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by James Huang
July 28, 2020
Photography by Fizik
If you’ve been eying one of Fizik’s fancy 3D-printed Adaptive saddles, but couldn’t stomach either the heady US$400 / £390 / €370 price or weird faint green color of the lone Antares Versus Evo 00 Adaptive flagship version, you’re in luck. Fizik has not only broadened the range slightly, but also added a far more palatable black color option.
The new Antares Versus Evo R1 and R3 Adaptive models feature the same lattice-like padding design as the Antares Versus Evo 00 Adaptive, constructed using a novel 3D printing method to provide variable cushioning, enhanced airflow, and a lower weight relative to other saddles that use conventional foams and separate covers. Like on the flagship model, there’s also a full-length channel to further enhance rider comfort and maintain blood flow.
Unlike the top-end model, however, the Evo R1 and R3 Adaptive come in a refreshingly normal black color, and the padding is bonded to a more wallet-friendly carbon-reinforced nylon shell instead of a true long-fiber molded carbon fiber base. The R1 mounts all of that to carbon fiber rails, while the R3 uses Fizik’s k:ium hollow titanium-alloy rails. Both are offered in 139 mm and 149 mm widths.
The 3D-printed construction of Fizik’s Adaptive saddle certainly makes for a distinctive appearance.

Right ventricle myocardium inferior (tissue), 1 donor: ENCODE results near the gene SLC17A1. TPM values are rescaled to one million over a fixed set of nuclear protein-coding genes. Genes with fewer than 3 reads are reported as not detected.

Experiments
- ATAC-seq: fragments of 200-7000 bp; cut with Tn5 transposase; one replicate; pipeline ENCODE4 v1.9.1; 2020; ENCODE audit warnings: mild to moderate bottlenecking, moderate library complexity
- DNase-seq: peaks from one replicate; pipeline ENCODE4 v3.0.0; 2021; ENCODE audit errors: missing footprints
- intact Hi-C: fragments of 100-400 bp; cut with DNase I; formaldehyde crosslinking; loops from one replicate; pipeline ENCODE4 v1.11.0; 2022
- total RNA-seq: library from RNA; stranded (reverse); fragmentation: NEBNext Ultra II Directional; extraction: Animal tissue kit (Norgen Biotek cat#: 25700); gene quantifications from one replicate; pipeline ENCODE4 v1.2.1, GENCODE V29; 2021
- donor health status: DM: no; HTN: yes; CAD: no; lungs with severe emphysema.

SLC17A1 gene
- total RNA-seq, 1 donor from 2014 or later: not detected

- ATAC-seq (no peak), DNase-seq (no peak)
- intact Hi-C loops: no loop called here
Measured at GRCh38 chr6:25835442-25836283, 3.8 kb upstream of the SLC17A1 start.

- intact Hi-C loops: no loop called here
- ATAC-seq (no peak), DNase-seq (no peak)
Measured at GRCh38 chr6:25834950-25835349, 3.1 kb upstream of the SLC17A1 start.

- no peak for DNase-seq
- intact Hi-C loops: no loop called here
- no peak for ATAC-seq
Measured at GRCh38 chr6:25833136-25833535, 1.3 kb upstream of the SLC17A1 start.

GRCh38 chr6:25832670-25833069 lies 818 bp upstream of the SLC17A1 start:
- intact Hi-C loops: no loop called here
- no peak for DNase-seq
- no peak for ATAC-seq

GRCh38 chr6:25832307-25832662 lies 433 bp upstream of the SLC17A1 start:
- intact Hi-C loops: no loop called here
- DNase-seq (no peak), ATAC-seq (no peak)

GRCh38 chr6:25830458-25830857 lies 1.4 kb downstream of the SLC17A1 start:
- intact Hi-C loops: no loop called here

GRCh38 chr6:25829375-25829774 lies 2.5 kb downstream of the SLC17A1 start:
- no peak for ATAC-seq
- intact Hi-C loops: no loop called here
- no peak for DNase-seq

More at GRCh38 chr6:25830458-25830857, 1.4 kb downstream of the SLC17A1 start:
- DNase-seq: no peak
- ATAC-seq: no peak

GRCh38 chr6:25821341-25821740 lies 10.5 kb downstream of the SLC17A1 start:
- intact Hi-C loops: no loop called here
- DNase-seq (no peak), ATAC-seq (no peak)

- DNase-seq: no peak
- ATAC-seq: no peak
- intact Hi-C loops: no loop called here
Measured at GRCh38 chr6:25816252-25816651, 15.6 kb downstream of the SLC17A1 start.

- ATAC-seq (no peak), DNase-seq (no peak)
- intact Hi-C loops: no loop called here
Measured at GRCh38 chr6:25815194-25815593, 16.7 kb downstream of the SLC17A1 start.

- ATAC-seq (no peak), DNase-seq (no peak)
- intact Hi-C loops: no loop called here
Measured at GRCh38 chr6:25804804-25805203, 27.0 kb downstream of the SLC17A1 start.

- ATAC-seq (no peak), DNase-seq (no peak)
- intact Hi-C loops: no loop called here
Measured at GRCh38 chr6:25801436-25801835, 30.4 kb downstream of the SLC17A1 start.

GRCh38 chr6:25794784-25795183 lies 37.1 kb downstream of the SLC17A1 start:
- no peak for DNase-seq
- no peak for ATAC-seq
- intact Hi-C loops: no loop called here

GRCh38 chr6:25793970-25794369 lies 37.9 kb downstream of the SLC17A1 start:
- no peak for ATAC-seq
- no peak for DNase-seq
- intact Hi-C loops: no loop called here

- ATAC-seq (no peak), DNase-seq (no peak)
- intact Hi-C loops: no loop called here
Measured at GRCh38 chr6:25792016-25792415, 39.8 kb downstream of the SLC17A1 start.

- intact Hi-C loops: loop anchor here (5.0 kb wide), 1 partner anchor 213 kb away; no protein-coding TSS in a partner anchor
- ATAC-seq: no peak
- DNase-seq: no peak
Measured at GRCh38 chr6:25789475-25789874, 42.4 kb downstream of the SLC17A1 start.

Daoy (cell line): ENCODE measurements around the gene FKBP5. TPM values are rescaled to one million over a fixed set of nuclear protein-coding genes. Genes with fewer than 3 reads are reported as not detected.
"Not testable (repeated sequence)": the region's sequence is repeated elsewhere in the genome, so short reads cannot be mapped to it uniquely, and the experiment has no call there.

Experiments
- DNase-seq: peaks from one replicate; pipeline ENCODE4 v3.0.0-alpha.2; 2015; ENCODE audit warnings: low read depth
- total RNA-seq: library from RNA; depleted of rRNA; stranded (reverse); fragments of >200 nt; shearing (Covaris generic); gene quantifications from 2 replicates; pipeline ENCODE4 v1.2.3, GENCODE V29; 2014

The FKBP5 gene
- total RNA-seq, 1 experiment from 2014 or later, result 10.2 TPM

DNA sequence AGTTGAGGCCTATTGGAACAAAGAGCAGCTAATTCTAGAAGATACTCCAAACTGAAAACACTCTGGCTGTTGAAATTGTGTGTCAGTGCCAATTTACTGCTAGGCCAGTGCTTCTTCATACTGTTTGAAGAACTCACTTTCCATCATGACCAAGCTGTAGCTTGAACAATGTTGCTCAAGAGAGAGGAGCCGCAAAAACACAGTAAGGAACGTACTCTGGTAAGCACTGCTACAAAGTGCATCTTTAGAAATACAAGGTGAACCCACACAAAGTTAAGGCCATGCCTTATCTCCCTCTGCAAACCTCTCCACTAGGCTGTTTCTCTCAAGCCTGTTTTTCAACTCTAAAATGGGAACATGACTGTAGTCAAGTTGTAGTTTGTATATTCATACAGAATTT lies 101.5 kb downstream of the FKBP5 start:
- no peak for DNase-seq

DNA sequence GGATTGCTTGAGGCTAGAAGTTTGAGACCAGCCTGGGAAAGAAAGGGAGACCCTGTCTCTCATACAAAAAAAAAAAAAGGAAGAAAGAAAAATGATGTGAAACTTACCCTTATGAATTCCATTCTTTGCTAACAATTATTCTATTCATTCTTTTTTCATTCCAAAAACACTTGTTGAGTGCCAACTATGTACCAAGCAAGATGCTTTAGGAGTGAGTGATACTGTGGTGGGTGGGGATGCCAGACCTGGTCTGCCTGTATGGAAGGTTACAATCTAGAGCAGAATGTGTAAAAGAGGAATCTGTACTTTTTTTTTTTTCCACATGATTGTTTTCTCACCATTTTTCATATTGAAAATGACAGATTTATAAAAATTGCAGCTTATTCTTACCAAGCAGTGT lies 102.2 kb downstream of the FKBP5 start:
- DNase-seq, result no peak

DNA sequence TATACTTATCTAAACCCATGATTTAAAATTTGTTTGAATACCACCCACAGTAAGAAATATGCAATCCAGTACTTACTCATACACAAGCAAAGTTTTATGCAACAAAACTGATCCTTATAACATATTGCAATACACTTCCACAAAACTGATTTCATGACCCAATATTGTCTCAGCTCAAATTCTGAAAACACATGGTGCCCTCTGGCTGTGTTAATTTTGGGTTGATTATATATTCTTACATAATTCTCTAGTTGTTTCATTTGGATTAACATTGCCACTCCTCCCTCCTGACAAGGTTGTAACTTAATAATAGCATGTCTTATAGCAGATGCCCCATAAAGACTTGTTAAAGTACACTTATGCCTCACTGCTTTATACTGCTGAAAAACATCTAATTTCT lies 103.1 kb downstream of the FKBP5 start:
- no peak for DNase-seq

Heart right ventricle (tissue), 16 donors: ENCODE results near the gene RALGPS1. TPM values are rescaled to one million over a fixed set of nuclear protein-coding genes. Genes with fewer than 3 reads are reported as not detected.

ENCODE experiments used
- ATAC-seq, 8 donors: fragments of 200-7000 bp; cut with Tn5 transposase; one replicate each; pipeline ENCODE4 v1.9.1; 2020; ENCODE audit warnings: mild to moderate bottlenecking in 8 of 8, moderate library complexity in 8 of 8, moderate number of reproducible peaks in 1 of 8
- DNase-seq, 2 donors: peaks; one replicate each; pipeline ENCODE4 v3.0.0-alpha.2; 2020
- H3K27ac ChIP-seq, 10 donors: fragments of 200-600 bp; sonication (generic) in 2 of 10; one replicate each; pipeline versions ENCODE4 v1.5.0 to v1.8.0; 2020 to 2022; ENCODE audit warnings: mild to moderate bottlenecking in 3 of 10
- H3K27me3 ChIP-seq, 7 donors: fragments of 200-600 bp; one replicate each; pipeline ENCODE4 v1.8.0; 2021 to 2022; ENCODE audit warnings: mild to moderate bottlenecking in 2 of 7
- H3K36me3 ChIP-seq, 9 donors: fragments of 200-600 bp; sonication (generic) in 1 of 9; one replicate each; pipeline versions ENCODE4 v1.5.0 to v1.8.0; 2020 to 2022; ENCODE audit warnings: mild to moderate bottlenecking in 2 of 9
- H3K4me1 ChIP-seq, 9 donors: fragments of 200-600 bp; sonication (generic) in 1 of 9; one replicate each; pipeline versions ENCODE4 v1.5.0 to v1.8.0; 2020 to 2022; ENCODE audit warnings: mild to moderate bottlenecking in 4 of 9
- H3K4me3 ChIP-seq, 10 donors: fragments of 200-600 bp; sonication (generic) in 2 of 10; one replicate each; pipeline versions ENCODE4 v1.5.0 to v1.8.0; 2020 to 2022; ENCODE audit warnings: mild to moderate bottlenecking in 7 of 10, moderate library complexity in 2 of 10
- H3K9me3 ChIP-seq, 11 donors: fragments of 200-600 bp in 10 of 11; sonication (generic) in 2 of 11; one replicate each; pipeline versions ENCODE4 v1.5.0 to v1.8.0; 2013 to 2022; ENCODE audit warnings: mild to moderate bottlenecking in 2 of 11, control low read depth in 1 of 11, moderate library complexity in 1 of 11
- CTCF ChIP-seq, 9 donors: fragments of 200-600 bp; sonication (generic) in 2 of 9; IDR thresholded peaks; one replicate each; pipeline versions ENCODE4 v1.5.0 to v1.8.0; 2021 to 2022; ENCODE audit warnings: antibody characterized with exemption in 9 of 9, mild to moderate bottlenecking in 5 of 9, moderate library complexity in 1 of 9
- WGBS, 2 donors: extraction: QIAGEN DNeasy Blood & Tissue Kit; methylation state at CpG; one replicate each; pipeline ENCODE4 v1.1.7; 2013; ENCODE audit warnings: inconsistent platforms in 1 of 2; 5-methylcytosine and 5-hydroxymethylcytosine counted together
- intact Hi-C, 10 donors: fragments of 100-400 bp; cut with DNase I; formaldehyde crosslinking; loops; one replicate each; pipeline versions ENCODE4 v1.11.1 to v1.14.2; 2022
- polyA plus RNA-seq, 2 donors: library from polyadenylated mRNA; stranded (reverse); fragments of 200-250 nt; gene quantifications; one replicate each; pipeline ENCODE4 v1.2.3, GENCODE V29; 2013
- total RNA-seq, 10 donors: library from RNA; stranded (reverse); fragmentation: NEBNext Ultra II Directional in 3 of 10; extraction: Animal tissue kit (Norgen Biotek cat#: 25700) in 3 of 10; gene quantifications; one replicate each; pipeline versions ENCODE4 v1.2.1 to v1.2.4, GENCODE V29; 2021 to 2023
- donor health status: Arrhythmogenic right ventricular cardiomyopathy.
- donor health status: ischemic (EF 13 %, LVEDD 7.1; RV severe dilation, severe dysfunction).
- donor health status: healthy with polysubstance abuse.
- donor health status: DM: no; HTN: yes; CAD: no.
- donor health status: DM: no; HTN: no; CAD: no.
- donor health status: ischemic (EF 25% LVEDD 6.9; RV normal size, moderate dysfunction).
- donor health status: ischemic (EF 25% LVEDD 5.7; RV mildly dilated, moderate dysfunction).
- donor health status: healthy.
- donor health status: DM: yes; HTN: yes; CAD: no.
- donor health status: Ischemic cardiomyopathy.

Weights creep up a bit as a result of the more attainable materials used, but they’re still quite light, with the Antares Versus Evo R1 coming in at a claimed 174 g / 180 g in the narrower and wider sizes, respectively, and the Antares Versus Evo R3 posting 209 g / 215 g figures. For comparison, the flagship model is 147 g / 157 g.
Retail prices are certainly less expensive than the Antares Versus Evo 00 Adaptive model, but still at the premium end of the spectrum with the R1 fetching US$300 / £300 / €300 and the R3 coming in at US$250 / £250 / €250. Both models are available now, with Australian pricing and availability still to be confirmed.
There’s also no word yet on whether Fizik will eventually expand the Adaptive range further still with Arione or Aliante-based models, but it seems like only a matter of time before those are announced as well.
Whereas the Fizik Antares Versus Evo 00 Adaptive saddle uses a proper molded carbon fiber composite shell with the company’s so-called Mobius one-piece looped carbon fiber rails, the Evo R1 and R3 versions are built with a fiber-reinforced nylon shell and more conventional rail options.
As is the case with most Fizik saddles, the logo clip at the back can be removed to reveal a port to attach bags or lights.
The Antares Versus Evo R3 is the least expensive of the range, built with k:ium metal rails.
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